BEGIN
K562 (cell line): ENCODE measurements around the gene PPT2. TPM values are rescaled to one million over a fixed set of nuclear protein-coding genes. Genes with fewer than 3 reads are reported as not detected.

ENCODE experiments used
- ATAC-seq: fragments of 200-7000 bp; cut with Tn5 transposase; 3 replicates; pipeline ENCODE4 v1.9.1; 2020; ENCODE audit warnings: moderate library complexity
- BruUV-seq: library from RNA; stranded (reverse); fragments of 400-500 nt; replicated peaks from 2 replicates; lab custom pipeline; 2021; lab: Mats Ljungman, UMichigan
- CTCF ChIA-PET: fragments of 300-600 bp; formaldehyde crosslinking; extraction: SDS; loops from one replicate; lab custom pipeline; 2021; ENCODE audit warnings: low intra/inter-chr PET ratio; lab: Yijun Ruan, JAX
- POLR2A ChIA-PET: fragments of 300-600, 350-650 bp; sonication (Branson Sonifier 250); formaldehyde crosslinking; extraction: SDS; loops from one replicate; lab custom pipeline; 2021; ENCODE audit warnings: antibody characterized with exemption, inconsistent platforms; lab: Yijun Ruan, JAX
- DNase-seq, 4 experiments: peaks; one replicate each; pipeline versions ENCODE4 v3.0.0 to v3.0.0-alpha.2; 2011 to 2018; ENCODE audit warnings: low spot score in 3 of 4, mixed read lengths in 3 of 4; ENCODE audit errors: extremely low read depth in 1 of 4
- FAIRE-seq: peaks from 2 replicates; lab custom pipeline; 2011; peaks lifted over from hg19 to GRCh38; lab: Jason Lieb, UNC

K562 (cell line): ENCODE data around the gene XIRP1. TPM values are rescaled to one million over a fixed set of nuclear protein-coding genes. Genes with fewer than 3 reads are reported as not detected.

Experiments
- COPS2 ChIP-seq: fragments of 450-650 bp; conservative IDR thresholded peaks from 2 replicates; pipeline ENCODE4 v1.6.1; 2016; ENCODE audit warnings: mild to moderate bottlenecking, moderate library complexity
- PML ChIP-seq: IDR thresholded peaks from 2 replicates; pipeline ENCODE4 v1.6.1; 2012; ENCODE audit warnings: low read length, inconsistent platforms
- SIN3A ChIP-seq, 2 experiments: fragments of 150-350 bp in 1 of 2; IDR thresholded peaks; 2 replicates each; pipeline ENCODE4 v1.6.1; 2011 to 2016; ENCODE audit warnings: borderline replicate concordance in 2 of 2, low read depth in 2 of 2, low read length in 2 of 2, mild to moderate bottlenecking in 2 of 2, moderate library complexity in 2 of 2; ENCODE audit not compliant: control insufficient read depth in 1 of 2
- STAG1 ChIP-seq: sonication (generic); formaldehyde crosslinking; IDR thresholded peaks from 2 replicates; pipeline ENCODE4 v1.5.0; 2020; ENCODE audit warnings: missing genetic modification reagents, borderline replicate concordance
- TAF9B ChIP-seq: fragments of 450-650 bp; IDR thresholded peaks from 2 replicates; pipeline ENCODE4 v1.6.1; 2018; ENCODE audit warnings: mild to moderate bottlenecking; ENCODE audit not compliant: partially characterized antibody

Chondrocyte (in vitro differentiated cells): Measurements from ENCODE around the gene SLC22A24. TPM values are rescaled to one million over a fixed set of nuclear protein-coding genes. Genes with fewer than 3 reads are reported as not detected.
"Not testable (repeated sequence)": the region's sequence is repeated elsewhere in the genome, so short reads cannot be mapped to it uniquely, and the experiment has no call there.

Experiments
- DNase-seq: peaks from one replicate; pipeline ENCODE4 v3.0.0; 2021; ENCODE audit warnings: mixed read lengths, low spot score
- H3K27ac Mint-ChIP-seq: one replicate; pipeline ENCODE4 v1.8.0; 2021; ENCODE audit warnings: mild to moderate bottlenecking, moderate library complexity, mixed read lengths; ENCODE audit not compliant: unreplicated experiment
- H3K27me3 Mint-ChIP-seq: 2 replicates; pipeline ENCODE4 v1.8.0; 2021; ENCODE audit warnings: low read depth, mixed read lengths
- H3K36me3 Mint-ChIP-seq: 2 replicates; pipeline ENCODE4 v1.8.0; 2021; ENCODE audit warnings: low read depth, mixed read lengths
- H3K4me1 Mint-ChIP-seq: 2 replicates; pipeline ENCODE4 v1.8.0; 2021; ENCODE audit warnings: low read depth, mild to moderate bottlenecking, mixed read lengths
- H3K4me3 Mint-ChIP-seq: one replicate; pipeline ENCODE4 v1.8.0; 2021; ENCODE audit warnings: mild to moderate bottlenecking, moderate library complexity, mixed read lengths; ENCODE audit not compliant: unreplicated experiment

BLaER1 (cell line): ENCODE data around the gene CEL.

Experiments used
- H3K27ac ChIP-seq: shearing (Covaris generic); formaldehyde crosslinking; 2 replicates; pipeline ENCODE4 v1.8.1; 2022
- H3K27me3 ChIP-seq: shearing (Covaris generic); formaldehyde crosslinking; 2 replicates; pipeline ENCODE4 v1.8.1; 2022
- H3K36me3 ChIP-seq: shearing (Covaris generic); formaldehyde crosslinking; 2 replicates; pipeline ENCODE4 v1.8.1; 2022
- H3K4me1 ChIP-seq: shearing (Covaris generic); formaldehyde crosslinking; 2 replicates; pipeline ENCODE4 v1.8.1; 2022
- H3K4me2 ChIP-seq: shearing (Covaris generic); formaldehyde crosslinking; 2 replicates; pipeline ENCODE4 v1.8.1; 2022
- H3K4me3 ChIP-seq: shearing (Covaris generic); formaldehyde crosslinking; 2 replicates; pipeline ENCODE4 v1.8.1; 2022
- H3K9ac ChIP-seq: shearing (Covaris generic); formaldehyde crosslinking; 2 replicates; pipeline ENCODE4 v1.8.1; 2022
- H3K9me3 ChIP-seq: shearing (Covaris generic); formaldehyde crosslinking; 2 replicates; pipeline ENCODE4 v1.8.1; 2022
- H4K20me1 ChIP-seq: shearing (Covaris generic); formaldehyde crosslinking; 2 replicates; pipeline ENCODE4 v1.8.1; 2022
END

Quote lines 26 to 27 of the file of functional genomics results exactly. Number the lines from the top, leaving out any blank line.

Experiments used
- H3K27ac ChIP-seq: shearing (Covaris generic); formaldehyde crosslinking; 2 replicates; pipeline ENCODE4 v1.8.1; 2022